C. Negligence

To prevail on a traditional negligence theory, a plaintiff must demonstrate that "(1) the defendant owed the plaintiff a duty of care, (2) the defendant breached that duty, (3) the breach was the legal cause of the plaintiff's injuries, and (4) the plaintiff suffered damages." DeBoer v. Sr. Bridges of Sparks Fam. Hosp., 282 P.3d 727, 732 (2012). Whether a defendant was negligent is generally a question of fact for the jury to resolve, and courts are reluctant to grant summary judgment in negligence cases. Harrington v. Syufy Enters., 931 P.2d 1378, 1380 (1997). However, summary judgment is proper when the plaintiff cannot recover as a matter of law. Butler v. Bayer, 123 Nev. 450, 461, 168 P.3d 1055, 1063 (2007). To establish entitlement to judgment as a matter of law, Defendants must negate at least one of the elements of negligence. Harrington, 113 Nev. at 248, 931 P.2d at 1380.

D. Open and Obvious Risk

Defendants assert that, because the risk posed by the cut-outs in the parking lot was open and obvious, they owed no duty to warn Plaintiff. According to Defendants, because Plaintiff was aware of the condition of the parking lot, she cannot establish a duty of care or a breach of that duty. To support their claim for summary judgment, Defendants rely heavily on Gunlock v. New Frontier Hotel, 78 Nev. 182, 185, 370 P.2d 682, 684 (1962). In that case, the Nevada Supreme Court found that a premise owner "'is not liable for injury to an invitee resulting from a danger which was obvious or should have been observed in the exercise of reasonable care.'" According to Defendants, because Plaintiff admitted that she was aware of the open and obvious hazard, the Court can determine, as a matter of law, that Defendants owed no duty to warn.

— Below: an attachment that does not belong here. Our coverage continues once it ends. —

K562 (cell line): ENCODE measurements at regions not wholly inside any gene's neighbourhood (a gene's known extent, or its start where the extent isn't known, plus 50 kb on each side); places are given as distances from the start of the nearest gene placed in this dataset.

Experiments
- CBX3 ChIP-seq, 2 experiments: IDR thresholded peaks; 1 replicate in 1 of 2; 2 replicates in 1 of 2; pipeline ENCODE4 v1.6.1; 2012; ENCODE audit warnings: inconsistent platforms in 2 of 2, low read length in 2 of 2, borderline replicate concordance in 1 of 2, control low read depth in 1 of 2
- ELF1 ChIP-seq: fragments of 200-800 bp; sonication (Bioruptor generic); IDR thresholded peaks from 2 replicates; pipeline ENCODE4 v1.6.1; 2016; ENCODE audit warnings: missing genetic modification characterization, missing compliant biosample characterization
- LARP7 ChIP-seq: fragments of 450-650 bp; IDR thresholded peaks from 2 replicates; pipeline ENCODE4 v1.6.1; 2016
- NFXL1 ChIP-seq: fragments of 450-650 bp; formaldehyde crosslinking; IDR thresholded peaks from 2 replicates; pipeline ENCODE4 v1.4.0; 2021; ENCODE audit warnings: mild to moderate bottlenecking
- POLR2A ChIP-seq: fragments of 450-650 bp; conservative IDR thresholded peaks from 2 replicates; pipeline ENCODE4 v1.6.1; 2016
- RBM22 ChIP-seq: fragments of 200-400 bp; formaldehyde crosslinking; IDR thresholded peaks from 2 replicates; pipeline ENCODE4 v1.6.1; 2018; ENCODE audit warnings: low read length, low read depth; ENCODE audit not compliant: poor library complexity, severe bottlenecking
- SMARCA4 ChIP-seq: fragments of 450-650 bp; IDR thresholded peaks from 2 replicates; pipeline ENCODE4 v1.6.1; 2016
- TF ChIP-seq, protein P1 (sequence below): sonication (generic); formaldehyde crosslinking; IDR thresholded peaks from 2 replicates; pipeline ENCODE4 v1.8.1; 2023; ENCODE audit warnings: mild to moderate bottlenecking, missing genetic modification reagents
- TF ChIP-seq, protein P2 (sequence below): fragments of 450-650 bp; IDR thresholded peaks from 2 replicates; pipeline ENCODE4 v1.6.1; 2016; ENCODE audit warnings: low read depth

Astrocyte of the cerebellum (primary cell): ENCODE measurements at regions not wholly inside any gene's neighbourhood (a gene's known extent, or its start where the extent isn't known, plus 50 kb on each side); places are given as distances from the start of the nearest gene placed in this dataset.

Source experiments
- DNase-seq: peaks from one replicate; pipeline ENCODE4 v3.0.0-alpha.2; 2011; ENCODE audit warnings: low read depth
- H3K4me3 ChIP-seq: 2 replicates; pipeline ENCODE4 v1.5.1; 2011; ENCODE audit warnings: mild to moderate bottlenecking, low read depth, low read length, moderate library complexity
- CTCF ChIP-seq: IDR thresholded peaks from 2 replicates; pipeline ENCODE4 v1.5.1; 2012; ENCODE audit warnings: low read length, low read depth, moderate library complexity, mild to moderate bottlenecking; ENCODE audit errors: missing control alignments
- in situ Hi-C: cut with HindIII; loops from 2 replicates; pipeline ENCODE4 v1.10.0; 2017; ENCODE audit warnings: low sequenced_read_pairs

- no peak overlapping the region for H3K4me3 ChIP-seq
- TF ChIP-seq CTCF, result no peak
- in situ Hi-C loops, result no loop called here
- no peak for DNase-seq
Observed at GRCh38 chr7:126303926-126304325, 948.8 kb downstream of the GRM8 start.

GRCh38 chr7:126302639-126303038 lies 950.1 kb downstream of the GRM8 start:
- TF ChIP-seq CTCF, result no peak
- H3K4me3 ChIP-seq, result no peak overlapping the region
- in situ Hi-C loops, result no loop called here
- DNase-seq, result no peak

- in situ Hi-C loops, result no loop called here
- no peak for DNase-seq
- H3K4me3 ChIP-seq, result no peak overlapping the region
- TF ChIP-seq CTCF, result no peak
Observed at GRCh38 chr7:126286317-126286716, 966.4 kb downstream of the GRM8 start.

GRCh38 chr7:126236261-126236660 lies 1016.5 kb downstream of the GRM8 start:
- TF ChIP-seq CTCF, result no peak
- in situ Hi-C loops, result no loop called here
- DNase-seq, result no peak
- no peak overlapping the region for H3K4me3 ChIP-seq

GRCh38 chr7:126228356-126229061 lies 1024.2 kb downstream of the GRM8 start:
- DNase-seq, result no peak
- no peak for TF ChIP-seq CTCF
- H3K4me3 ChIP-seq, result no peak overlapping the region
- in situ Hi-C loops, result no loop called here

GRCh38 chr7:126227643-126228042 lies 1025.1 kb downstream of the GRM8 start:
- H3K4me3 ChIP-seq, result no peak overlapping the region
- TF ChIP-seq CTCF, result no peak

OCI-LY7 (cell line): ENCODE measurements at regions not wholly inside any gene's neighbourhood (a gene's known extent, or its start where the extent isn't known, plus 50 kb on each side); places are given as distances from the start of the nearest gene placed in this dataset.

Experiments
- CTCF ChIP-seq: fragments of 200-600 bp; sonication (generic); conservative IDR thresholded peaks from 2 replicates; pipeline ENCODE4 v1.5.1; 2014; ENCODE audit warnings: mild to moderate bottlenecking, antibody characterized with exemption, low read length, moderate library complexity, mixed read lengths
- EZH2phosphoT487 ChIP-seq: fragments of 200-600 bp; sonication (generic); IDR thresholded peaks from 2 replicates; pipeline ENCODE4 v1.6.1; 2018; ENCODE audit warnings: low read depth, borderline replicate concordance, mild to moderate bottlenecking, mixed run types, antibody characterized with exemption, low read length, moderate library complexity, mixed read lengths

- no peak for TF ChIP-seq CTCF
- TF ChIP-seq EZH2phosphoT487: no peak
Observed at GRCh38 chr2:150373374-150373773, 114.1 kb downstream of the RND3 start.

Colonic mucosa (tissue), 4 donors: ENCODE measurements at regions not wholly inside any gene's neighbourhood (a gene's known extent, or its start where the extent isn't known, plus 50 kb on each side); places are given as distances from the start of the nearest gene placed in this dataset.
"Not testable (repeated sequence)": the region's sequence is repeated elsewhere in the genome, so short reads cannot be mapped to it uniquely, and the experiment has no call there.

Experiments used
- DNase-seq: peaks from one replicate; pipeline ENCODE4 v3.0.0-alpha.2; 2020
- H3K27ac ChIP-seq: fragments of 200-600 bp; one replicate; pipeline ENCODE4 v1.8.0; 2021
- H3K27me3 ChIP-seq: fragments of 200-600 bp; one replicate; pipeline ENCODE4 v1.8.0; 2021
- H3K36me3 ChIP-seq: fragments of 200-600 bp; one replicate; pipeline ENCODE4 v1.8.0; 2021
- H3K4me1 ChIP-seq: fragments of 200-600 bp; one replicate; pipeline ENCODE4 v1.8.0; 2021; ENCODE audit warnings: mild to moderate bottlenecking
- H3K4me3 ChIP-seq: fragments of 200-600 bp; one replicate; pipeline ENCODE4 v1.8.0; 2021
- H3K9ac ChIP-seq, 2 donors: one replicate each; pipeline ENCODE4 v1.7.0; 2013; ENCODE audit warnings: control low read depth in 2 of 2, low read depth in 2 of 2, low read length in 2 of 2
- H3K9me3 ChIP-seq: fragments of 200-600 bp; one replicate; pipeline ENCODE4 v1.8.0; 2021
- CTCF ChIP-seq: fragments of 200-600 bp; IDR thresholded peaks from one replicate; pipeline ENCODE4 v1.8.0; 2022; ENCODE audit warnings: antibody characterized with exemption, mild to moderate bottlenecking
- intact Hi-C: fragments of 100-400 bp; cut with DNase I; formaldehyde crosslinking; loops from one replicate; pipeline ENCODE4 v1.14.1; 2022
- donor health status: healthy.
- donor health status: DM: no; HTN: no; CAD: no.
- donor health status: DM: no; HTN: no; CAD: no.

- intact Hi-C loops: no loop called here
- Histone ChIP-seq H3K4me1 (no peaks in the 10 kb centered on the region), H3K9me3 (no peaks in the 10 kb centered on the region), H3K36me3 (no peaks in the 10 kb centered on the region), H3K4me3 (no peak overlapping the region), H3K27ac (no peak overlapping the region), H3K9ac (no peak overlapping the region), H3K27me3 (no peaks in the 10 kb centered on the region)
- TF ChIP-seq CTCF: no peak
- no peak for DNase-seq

After Defendants filed their Motion, the Nevada Supreme Court, in Foster v. Costco Wholesale Corp., 291 P.3d 150 (Nev. 2012), abrogated the "open and obvious" doctrine espoused in Gunlock. In that case, Foster, the plaintiff, tripped over a pallet left in the aisle of the Henderson, Nevada Costco store. Foster testified that he saw pallets in the aisle prior to his fall. Costco cited Gunlock, and claimed that it was entitled to summary judgment because the presence of the pallet was an open and obvious danger. The district court agreed that Costco had no duty to warn of the open and obvious risk and granted summary judgment in Costco's favor. The Nevada Supreme Court stated that under the approach outlined in the Restatement (Third) of Torts, "landowners bear a general duty of reasonable care to all entrants, regardless of the open and obvious nature of dangerous conditions" and reversed the grant of summary judgment, holding that: